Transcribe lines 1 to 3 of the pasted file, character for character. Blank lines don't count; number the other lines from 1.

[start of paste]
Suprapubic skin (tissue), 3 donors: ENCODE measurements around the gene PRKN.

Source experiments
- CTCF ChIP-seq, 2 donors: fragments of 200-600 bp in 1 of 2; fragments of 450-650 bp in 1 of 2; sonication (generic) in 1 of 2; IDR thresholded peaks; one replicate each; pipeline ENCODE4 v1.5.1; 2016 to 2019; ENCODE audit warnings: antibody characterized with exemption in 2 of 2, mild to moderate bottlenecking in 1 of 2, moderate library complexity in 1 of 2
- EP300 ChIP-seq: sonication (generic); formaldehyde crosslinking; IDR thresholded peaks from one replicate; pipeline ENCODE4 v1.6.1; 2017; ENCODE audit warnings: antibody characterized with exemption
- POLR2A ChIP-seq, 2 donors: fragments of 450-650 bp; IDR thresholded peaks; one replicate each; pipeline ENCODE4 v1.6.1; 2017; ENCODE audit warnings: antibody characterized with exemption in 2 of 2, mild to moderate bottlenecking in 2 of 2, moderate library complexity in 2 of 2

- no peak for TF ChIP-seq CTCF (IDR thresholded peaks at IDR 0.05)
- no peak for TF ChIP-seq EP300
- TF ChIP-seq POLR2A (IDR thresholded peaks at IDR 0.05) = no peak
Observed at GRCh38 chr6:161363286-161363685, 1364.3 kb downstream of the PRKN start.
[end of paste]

Suprapubic skin (tissue), 3 donors: ENCODE measurements around the gene PRKN.

Source experiments
- CTCF ChIP-seq, 2 donors: fragments of 200-600 bp in 1 of 2; fragments of 450-650 bp in 1 of 2; sonication (generic) in 1 of 2; IDR thresholded peaks; one replicate each; pipeline ENCODE4 v1.5.1; 2016 to 2019; ENCODE audit warnings: antibody characterized with exemption in 2 of 2, mild to moderate bottlenecking in 1 of 2, moderate library complexity in 1 of 2